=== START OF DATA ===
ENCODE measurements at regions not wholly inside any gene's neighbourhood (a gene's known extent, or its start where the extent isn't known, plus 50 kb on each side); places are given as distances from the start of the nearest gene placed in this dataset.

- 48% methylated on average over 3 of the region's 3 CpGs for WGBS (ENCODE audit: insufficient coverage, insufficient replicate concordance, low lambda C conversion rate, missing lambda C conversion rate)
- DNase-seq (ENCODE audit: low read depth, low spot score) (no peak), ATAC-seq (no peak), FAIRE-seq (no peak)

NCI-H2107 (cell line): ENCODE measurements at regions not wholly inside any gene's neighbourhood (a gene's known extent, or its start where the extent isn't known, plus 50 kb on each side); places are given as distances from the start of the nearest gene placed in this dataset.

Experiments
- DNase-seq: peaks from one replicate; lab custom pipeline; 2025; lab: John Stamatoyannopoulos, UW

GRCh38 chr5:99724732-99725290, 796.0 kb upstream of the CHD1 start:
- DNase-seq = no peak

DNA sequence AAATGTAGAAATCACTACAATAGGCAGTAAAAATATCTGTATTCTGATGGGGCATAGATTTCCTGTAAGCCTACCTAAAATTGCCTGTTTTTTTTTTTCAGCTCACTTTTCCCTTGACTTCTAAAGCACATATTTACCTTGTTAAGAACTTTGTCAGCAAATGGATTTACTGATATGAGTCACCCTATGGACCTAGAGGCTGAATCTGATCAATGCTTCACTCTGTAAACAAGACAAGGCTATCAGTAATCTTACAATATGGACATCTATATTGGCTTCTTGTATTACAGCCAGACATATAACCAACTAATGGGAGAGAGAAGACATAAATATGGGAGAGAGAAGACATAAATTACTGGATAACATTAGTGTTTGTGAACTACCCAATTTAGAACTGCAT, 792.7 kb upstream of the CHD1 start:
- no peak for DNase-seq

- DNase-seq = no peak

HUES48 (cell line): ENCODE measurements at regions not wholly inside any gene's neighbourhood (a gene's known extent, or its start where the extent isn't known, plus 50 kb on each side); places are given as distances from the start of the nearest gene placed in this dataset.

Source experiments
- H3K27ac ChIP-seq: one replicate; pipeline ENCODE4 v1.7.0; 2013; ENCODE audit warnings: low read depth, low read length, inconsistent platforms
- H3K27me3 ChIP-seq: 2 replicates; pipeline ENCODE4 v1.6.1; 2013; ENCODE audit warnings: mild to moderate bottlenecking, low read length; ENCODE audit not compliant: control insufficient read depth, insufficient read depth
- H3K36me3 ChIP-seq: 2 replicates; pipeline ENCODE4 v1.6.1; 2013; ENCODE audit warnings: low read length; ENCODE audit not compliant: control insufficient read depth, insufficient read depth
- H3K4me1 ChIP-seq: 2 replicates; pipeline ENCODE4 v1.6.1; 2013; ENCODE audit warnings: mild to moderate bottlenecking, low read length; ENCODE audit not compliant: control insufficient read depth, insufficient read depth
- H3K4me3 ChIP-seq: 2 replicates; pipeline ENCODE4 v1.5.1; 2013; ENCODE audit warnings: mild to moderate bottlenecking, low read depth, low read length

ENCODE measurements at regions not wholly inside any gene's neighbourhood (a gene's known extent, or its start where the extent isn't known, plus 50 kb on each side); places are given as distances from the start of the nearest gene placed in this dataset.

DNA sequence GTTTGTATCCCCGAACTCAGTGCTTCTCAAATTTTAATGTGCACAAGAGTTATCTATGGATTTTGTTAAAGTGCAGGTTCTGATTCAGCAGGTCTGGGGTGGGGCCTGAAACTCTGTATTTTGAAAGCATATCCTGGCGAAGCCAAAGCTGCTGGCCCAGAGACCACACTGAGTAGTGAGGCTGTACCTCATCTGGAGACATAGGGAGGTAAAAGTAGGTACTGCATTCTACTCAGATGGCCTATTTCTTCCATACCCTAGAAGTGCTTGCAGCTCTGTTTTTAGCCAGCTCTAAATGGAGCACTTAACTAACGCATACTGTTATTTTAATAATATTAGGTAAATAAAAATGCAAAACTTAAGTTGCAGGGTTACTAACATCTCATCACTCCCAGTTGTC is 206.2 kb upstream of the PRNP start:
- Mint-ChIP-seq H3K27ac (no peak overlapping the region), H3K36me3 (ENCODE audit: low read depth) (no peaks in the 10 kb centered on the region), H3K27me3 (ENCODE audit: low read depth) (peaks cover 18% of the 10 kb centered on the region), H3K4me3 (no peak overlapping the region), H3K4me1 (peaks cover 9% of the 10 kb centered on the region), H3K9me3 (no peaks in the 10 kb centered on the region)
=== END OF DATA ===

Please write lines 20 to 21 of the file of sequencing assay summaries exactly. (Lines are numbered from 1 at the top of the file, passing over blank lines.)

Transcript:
DNA sequence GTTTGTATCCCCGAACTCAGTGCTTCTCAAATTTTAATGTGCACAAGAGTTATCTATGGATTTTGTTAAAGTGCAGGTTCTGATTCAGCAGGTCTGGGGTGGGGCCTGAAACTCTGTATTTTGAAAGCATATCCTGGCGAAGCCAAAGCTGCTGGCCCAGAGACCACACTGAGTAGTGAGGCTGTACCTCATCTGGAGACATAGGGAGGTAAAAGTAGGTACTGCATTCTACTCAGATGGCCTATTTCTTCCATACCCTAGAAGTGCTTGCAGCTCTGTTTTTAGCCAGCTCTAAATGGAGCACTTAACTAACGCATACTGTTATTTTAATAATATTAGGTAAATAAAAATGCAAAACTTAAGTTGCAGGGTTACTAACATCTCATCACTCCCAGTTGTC is 206.2 kb upstream of the PRNP start:
- Mint-ChIP-seq H3K27ac (no peak overlapping the region), H3K36me3 (ENCODE audit: low read depth) (no peaks in the 10 kb centered on the region), H3K27me3 (ENCODE audit: low read depth) (peaks cover 18% of the 10 kb centered on the region), H3K4me3 (no peak overlapping the region), H3K4me1 (peaks cover 9% of the 10 kb centered on the region), H3K9me3 (no peaks in the 10 kb centered on the region)